Thursday, April 22, 2010Posted by Melissa (Avid Reader)
A Crack in the Edge of the World: America and the Great California Earthquake of 1906
by Simon Winchester
Simon's writing was dry, relying to heavily on facts to draw the reader in. Other authors have managed to blend the factual research with individual accounts in a way that flows easily. Erik Larson did an excellent job with Isaac's Storm (an account of a hurricane), but Winchester fails to connect with the reader. Instead his book feels clinical, referring to one person's account of the earthquake as an "anecdotal example." I loved learning more about San Francisco's history and the science behind the earthquake, but I wish he had made the book less like a term paper.
The Happiness Project
by Gretchen Rubin
Rubin spends a year trying to improve the most important facets of her life; her marriage, work, parenting style, energy level, etc. From the beginning of the book she says she understands that she is already happy and loves her life, but knows there are simple things she can do to improve and simplify it.
I really enjoyed her writing style. Other authors might have sounded preachy or whiny with the same material, but Rubin does a wonderful job blending statistics and studies, her own experiences and a self-deprecating humor to create each chapter. Instead of telling her readers to "be less judgmental" or something like that, she tells them the reasons why this can fuel your own happiness and she gives specific suggestions on how to do it. I'm not big on self-help books, but this one was just my style. Based on facts and her experiences as opposed to just willing yourself to a happier life.
The Heretic's Daughter
by: Kathleen Kent
Sarah, a 10-year-old, moves in with her aunt, uncle and cousins while he family battles through a small pox scare in 1690s Massachusetts. After returning home Sarah watches as her mother, Martha, is accused of witchcraft and carted off to prison and tried during the Salem Witch Trials. It's fascinating and disturbing to read about the ignorance that fueled this historic event. Sarah's perspective gives the whole book an innocence and she learns that her trust is not always justified and that sometimes the biggest sacrifice someone can make is to hold true to their beliefs.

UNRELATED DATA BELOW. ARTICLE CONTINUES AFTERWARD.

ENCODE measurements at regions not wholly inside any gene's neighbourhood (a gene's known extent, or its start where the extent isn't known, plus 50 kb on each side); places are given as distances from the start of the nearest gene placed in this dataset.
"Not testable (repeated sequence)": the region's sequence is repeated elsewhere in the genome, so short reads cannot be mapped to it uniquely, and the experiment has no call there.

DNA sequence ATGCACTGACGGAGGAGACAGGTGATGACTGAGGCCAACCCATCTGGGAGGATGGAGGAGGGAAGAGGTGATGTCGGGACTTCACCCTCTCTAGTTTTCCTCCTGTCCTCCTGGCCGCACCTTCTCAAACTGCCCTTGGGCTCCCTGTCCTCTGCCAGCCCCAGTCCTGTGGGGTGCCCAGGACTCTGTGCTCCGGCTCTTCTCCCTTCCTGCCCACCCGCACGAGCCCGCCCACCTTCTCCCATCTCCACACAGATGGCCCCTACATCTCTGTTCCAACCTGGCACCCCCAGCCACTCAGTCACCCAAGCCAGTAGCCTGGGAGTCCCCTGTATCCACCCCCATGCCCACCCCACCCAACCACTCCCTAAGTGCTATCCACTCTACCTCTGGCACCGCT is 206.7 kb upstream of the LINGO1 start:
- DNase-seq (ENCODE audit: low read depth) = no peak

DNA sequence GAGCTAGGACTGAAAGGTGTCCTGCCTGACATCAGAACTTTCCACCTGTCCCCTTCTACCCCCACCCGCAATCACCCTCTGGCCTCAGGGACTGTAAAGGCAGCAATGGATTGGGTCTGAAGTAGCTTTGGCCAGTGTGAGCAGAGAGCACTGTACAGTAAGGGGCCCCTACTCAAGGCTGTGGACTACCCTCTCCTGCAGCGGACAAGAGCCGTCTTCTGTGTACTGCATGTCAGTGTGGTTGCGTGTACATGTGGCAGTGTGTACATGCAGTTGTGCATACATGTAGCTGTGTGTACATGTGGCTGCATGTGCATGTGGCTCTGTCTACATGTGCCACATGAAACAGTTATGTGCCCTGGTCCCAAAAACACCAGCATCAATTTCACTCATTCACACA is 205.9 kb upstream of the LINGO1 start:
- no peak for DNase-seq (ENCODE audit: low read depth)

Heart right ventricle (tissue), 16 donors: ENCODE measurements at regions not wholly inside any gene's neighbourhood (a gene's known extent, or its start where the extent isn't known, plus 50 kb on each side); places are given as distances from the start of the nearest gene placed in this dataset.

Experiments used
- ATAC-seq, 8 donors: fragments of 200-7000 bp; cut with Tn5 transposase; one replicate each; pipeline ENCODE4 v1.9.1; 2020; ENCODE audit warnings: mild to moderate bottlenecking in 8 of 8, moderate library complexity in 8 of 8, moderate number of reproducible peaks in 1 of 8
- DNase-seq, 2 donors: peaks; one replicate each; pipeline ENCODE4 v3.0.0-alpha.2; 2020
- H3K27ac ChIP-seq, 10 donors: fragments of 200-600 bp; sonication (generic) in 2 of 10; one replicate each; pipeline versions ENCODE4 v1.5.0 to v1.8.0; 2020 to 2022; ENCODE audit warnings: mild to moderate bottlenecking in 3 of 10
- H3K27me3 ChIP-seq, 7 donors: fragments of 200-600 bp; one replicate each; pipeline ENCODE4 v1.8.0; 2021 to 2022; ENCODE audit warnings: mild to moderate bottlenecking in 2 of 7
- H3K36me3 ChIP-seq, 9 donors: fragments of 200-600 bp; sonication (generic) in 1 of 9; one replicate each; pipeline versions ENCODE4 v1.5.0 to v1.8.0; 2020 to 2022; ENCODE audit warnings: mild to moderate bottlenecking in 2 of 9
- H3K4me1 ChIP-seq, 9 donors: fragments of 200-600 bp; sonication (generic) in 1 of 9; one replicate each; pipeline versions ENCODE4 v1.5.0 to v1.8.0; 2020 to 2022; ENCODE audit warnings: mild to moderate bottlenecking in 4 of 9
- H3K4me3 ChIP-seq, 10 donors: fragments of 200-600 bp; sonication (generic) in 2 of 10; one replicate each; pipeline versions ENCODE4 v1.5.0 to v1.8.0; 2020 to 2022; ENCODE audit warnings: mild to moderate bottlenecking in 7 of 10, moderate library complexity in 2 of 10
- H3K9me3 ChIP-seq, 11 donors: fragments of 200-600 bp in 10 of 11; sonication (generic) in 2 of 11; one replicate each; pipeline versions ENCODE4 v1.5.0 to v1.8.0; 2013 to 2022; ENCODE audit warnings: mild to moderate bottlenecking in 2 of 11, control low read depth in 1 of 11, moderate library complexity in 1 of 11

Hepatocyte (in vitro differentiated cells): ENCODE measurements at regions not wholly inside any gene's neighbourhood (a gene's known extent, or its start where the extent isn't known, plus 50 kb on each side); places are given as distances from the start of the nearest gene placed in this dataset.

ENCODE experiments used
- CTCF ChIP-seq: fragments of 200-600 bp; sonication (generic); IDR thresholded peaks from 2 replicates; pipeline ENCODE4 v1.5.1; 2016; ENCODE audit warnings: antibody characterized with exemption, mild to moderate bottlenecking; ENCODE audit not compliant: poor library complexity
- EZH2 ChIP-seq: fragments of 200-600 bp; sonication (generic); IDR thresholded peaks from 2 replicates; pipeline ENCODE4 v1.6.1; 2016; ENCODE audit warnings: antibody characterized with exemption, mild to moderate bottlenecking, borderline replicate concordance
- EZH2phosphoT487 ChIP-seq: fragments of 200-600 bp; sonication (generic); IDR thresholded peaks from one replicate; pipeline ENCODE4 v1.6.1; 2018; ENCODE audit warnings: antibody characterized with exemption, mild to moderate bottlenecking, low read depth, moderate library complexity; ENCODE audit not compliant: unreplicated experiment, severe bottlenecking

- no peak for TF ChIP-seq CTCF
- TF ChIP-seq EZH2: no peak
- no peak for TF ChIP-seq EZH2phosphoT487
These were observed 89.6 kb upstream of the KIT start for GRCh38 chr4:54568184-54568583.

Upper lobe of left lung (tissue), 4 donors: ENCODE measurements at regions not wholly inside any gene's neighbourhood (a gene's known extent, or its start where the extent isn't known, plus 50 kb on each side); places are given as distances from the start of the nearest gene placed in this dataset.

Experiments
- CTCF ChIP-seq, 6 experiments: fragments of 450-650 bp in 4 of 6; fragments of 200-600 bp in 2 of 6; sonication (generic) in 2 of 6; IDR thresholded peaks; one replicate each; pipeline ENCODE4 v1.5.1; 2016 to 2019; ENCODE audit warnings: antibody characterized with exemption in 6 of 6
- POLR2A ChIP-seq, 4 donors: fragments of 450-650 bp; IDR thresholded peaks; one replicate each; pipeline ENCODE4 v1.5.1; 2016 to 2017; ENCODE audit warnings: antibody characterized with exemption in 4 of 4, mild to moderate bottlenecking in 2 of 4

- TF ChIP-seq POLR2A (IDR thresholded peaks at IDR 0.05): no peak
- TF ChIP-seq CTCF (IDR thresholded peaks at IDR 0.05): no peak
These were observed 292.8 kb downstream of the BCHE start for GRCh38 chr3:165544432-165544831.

In an Instant: a family's journey of love and meaning
by Lee and Bob Woodruff
TV reporter Bob Woodruff was critically injured by a bomb in Iraq. He and his wife tell their story about his road to recovery. I'm not a big fan of memoirs about a life event. Sometimes they're great, but they just aren't my style. This was a book club book and it was pretty good. Lee and Bob retrace the early days of their marriage when they moved from China to various states as Bob moved up the media food chain. They went through an incredible ordeal, but kept everything in perspective by sharing stories about families who weren't as fortunate as they were.
by Elizabeth Strout
This Pulitzer-Prize winner consists of 13 short stories set in a small town in Maine. I liked the way the book is structured around Olive. The stories follow various people in the community, but their lives all touch Olive's in some way. Sometimes the stories focus on Olive and her family, but often she is just a minor character. I liked being able to see Olive as others see her. The book gives you a view of how Olive sees herself and also how others see her.
Olive is a former teacher who is married to Henry, a pharmacist and mother to Christopher. She isn't your typical main female character in a fiction book. She is aloof and condescending. She is someone who is often respected, but rarely liked. She's such a hard character that at times it is hard to like her, but her straightforward attitude rings true in a lot of ways. The style was interesting, the writing was good, but the characters and stories themselves left me cold. I had a hard time trying to make myself care about what happened to them.
Photo by moi.